The Crucial Tips for Hunting Whitetails on Small Land Parcels

Hunting whitetail bucks on small farms is tough, but we're here to make it a little easier. 

Hunting whitetail deer on small tracts is becoming a more popular craft with the rising difficulty of accessing larger, highly sought-after tracts of lands. It's no secret that hunting a small property has different variables most deer hunters wouldn't even consider.

We're going to provide you with a couple tips for hunting big bucks on a small parcel.

Over the years, I've started hunting more small parcel properties because they're often much easier to get access to, and many other hunters overlook them.

Each one tends to pose different challenges, though, depending what part of the season it is.

Let's talk about the first parcel that comes to mind.

The Prairie Spring Property

It's 100 acres in total, but only 10 acres has some level of cover. There's a hedgerow that makes a 'T' and a spring that runs through the farm. Of the 10 acres, approximately six are in alfalfa with tall prairie grasses surrounding the area. In the summer, this property holds multiple doe families because of the food source and the lay of the land allows for multiple bedding areas. Now if the goal was to tag a doe, this property would be great during the early season, as the doe groups are very predictable with their feeding patterns.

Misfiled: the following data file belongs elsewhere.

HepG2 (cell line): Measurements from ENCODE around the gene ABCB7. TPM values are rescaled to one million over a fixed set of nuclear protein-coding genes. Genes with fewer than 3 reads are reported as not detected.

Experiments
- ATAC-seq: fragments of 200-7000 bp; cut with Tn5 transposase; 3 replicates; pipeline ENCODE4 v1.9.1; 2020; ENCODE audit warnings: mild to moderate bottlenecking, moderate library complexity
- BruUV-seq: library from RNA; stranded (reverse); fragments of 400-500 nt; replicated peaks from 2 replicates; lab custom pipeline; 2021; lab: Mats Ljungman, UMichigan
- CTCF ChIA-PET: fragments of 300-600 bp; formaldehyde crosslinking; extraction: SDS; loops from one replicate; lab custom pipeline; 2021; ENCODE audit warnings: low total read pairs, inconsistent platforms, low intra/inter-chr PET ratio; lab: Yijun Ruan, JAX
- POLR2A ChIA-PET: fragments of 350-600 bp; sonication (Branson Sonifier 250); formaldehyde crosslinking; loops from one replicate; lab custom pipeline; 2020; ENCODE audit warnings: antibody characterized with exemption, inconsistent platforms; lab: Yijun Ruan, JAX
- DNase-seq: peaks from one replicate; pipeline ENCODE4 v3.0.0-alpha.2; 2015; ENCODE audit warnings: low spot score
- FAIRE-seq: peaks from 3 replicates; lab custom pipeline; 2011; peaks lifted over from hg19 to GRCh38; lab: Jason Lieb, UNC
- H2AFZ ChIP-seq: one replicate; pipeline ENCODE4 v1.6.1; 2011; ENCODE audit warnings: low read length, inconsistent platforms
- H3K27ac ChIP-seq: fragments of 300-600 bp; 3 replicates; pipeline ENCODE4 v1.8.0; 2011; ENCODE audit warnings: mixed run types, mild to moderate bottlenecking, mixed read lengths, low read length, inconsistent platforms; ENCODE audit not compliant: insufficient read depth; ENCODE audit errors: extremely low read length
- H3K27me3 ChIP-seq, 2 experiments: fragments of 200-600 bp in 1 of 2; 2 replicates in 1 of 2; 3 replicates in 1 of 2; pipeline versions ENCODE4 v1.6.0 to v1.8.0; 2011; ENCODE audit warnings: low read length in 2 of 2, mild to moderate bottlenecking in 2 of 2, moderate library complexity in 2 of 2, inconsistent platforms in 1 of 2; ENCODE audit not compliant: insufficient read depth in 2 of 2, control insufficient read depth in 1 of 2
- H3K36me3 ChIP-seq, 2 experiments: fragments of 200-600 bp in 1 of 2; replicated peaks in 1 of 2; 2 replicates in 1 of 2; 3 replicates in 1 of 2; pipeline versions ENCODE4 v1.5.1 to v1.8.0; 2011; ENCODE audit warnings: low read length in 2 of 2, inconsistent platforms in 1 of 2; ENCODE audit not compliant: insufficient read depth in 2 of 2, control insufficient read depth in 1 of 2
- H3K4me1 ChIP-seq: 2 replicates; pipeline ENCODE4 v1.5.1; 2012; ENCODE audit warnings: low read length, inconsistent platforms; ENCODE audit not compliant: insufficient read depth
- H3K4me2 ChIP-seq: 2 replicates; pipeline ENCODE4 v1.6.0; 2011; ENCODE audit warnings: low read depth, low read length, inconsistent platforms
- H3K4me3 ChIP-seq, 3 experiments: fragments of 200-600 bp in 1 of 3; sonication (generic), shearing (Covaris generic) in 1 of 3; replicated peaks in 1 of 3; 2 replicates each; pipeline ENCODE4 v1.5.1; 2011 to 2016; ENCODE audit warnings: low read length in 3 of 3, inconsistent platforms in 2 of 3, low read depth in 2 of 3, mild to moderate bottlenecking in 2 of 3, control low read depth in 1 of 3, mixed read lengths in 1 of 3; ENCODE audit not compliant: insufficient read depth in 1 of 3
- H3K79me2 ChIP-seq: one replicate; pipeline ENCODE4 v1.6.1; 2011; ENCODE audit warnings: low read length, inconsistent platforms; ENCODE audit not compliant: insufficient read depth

Once the rut starts to kick up and hunting pressure from neighboring pieces increase, more deer start spending time on this piece. Bucks tend to court does in this area and it becomes a prime location for mature bucks for a limited time. This only occurs if the doe groups continue to feel safe in that area.

So it's key to stay out of this parcel until bucks start spending time on the property and let the deer movement shift from other hunters.

Thick Timber Adjacent to Food

The next small piece I enjoy to hunt also has hay fields, but features small patches of timber, too. The thick bedding cover holds bucks all year. Last year, I passed a buck that that's still on the property. He's now made a slight jump, and I'd estimate him to be around 4 1/2 years old. Although it seems his exact travel pattern has shifted, he's still in the area often. However, in the same area, giant bucks roam in search of more does. During the rut and even this summer, I've captured photos of some fantastic whitetails. Hopefully, they'll be back during the rut and I'll be in the stand. This farm is a very overlooked hunting area.

Thankfully, because of farmers' crops, food plots aren't a concern at all. The human pressure on this piece is high, but the deer seem to coexist well.

The key takeaway here is to hunt when the conditions are right. It's best to do some low-pressure scouting, implement trail cameras and actually hunt less.

Hunting on small parcels take a little more homework and patience, but they can often provide a great reward. This year I'll continue bowhunting various small tracts. The hunting opportunities are out there, and smaller farms are a great place to start.